The plastic case the drive came sealed in is shown in the below left image, and an unobstructed view of the drive is provided in the below right image. Various bits of information regarding the specifications, manufacturing data, and installation instructions can be found on the data label.
The information that I was most interested in was the manufacturing date. The RE2 series of drives carried a 5-year warranty when purchased brand new, and as "new pulls" Geeks.com
is selling them with a 3-year warranty. The manufacturing date is listed as September 2007, meaning they should be in warranty until 2012. Plugging the serial number from the drive into the warranty information page at the Western Digital website confirms that the warranty will be valid until 2012, and all the way until October of that year. So, while Geeks.com is selling them with a 3-year warranty, there is actually closer to 3.5 years left on the original 5-year warranty.
The below left image shows the base of the drive, as well as the SATA data and power connections. The PCB is just the way I like it, featureless, so there can be no damage to exposed controller or memory chips like you might experience on other drives. A set of jumpers near the SATA connections are worth checking out, as pins 5 and 6 come with a jumper across them. This jumper is labeled to "enable 1.5GB PHY", and digging around the Western Digital website confirmed my guess that it caps the transfer rate at 1.5Gbps. Testing later confirmed that leaving this jumper in place greatly reduces the drives burst speed on a 3Gbps SATA controller.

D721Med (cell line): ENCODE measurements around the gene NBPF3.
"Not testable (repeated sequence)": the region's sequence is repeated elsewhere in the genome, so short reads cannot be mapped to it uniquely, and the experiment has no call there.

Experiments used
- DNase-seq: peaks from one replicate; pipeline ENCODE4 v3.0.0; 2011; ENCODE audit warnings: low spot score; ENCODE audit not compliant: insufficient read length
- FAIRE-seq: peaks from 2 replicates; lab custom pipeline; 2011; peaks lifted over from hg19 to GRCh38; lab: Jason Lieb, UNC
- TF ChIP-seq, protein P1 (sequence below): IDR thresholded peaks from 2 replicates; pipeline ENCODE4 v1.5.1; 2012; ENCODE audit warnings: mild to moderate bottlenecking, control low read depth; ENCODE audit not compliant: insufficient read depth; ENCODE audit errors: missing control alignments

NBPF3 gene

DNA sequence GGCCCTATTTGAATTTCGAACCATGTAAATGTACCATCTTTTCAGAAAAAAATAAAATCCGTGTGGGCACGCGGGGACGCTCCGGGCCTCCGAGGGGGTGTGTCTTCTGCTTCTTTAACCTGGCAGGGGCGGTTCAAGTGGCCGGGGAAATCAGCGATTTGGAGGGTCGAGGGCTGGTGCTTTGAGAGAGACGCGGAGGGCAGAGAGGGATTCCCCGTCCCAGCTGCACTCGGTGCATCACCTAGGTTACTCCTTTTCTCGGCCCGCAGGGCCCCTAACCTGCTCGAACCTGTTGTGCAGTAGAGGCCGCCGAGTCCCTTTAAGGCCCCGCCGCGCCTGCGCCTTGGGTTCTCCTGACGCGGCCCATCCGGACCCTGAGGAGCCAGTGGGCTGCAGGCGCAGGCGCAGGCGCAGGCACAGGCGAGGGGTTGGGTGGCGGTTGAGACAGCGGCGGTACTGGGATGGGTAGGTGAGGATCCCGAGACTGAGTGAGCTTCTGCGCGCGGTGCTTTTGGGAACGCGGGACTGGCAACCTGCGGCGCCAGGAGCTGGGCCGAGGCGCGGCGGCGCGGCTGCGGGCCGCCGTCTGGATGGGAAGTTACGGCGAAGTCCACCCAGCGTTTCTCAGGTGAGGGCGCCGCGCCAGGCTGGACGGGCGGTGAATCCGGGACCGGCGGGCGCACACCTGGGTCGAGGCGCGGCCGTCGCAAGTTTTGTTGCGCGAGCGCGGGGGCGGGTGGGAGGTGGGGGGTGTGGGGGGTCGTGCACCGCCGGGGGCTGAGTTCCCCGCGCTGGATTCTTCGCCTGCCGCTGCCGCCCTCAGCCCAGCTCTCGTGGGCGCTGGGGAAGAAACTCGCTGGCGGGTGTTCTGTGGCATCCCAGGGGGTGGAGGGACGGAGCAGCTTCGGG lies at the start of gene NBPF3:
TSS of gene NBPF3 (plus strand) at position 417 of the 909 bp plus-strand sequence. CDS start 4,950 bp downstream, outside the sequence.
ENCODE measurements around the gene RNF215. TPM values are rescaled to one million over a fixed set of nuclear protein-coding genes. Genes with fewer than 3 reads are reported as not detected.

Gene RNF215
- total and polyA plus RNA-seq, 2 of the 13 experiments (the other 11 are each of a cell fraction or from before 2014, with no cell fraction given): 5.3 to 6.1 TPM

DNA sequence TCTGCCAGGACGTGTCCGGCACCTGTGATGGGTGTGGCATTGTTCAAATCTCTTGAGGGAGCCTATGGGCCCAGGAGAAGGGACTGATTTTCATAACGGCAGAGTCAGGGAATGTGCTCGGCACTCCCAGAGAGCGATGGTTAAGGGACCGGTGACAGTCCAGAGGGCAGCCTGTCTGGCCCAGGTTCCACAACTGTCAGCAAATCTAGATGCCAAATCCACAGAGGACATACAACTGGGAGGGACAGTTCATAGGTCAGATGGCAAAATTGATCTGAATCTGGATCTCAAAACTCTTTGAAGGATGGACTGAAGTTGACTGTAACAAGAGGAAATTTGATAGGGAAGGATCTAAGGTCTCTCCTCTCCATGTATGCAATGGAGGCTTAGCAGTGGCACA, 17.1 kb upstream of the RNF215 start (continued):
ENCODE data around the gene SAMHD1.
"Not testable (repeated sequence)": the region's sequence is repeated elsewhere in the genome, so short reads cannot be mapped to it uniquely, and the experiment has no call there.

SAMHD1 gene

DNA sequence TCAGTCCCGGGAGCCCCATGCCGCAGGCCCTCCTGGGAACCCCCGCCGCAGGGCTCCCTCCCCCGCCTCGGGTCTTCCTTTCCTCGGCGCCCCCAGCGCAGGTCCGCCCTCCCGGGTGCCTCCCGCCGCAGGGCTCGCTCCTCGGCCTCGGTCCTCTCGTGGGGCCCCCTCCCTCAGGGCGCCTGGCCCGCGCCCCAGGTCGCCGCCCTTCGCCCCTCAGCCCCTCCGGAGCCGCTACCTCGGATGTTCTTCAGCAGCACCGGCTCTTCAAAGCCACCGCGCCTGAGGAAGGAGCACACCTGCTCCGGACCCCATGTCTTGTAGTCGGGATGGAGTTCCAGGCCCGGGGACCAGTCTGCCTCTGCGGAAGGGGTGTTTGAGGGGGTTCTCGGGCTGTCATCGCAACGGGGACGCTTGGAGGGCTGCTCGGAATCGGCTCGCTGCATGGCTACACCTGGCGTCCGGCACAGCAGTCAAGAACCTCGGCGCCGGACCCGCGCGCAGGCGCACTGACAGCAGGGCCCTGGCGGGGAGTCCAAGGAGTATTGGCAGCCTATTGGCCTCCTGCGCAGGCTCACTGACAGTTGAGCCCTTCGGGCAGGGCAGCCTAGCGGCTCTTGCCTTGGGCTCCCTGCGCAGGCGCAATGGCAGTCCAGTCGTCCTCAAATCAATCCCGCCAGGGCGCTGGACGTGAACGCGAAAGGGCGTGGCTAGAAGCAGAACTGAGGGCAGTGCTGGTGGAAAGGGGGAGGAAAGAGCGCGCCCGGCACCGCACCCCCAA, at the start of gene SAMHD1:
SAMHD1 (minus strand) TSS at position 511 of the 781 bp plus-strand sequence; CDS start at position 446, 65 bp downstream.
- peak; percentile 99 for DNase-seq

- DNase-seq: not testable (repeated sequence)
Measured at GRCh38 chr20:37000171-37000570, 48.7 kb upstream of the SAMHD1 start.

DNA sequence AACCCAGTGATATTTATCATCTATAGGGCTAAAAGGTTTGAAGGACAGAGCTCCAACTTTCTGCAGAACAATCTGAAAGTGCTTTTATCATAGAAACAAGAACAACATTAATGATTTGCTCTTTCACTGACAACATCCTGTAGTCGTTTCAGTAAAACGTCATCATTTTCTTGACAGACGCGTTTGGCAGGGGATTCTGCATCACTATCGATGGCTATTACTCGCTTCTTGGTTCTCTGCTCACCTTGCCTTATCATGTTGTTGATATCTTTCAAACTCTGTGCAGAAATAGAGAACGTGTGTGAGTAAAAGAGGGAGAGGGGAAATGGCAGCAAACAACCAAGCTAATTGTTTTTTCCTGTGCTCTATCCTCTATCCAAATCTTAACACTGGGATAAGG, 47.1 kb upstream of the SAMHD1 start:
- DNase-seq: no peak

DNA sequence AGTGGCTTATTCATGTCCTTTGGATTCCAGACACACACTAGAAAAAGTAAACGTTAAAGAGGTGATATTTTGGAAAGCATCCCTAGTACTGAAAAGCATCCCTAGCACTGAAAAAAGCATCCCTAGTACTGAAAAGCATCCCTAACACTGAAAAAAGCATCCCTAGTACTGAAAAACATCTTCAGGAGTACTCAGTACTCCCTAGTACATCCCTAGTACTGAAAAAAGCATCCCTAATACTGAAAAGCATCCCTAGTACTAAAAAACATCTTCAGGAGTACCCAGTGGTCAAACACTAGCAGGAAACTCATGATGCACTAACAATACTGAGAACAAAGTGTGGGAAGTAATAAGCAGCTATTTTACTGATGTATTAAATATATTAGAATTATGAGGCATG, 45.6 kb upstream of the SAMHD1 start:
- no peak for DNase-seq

The above right image shows an angled view of the drive. There isn't anything special to see, but as a "new pull" I wondered just how gently it might have been handled. Considering the outer surface of the drive is in perfect condition (no scratches from drive rails was my main focus), I guess it was treated well.